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Welcome to the Digital Humanities Network

Digital Humanities is transforming the practice of arts-based or arts-linked research, and the University of Glasgow has one of the strongest and longest-established communities of scholars in this area. Our Digital Humanities network, supported by ArtsLab, offers a forum for sharing expertise and building connections both within and beyond the University's College of Arts. Lorna Hughes & Marc Alexander

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Mapping Metaphor with the Historical Thesaurus

Mapping Metaphor with the Historical Thesaurus

Mapping Metaphor uses the database of the Historical Thesaurus to survey the workings of metaphor in English over thirteen centuries. Over the past 30 years, it has become clear that metaphor is not simply a literary phenomenon; metaphorical thinking underlies the way we make sense of the world conceptually. When we talk about ‘a healthy economy’ or ‘a clear argument’ we are using expressions that imply the mapping of one domain of experience (e.g. medicine, sight) onto another (e.g. finance, perception). When we describe an argument in terms of warfare or destruction (‘he demolished my case’), we may be saying something about the society we live in. The study of metaphor is therefore of vital interest to scholars in many fields, including linguists and psychologists, as well as to scholars of literature.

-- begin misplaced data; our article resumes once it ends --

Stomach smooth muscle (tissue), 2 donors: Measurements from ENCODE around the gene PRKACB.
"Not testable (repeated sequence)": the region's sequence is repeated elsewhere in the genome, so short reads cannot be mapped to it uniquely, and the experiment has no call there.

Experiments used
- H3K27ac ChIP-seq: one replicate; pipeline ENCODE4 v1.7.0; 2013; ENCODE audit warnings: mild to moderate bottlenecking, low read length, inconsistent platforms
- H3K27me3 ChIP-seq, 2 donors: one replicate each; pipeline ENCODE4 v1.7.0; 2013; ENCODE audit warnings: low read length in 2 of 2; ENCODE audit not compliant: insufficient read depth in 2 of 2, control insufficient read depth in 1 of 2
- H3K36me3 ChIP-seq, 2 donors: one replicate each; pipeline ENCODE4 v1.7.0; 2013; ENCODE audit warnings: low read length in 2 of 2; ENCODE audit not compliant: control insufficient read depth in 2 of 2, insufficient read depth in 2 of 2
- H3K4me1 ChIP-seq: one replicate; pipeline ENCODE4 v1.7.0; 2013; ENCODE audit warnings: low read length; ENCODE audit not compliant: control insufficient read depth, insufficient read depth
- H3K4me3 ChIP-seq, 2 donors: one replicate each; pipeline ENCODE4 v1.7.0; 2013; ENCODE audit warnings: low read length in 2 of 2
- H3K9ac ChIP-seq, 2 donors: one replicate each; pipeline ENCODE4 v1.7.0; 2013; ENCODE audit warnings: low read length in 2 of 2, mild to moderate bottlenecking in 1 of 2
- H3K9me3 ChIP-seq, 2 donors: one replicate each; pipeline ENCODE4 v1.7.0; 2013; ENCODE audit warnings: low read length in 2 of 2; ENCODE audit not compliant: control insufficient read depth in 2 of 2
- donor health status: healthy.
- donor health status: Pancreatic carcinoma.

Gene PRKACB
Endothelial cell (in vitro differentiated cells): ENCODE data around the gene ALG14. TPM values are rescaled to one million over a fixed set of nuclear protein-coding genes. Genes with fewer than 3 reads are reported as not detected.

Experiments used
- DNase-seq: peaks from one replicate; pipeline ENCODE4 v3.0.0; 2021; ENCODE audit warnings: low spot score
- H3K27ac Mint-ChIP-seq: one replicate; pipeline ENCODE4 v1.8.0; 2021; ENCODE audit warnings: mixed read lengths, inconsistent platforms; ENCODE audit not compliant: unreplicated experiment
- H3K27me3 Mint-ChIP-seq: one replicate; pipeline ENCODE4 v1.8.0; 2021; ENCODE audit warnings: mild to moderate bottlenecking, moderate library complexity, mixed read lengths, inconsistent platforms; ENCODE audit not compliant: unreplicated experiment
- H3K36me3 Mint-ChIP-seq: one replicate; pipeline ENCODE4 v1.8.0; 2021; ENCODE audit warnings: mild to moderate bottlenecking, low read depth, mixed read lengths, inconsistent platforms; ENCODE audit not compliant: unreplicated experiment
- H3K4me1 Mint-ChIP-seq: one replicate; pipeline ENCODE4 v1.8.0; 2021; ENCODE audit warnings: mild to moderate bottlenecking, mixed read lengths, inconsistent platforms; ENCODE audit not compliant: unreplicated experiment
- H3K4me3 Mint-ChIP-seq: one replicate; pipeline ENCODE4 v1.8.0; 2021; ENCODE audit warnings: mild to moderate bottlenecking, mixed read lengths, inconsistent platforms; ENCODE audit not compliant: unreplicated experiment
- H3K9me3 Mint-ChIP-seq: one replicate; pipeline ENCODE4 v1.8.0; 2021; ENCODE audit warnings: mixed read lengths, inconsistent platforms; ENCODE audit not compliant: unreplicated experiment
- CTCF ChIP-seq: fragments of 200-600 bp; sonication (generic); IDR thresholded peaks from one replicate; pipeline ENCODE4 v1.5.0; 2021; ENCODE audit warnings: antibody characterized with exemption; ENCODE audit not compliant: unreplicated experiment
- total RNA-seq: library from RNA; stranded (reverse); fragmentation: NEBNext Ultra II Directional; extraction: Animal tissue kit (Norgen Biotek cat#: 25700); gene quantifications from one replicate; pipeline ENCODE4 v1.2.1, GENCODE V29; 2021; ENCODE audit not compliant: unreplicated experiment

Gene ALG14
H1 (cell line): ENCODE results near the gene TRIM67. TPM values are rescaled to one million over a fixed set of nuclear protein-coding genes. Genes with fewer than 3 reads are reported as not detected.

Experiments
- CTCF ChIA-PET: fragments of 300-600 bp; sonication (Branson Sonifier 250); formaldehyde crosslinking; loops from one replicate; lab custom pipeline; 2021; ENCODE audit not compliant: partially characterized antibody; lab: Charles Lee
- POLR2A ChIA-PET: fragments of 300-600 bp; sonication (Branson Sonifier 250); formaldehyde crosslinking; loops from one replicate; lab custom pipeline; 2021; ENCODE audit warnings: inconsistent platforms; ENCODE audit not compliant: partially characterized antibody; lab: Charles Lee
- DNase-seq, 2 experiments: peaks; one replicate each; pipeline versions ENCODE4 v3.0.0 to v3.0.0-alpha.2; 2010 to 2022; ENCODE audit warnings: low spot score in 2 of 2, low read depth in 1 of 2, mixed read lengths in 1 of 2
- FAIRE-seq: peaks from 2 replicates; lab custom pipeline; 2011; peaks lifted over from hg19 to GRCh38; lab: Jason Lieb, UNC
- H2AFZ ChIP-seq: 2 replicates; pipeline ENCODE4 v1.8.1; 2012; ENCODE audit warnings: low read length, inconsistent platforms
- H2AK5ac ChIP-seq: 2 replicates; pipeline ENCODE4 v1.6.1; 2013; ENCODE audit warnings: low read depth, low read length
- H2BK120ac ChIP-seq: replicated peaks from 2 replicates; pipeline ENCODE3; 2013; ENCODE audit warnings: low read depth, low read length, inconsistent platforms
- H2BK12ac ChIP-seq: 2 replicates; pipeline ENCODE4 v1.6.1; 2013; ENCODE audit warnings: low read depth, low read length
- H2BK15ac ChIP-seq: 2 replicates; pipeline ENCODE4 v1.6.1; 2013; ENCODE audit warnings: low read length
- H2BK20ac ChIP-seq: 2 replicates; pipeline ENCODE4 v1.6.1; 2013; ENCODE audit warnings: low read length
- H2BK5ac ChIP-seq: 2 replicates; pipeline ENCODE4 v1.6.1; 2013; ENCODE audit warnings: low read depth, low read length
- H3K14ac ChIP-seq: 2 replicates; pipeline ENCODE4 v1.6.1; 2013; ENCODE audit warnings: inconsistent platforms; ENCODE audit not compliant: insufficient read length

However, key questions about metaphor remain to be answered; for example, how did metaphors arise? Which domains of experience are most prominent in metaphorical expressions? How have the metaphors available in English developed over the centuries in response to social changes? With the completion of the Historical Thesaurus, we can begin to address these questions comprehensively and in detail for the first time: this is the aim of the Mapping Metaphor project.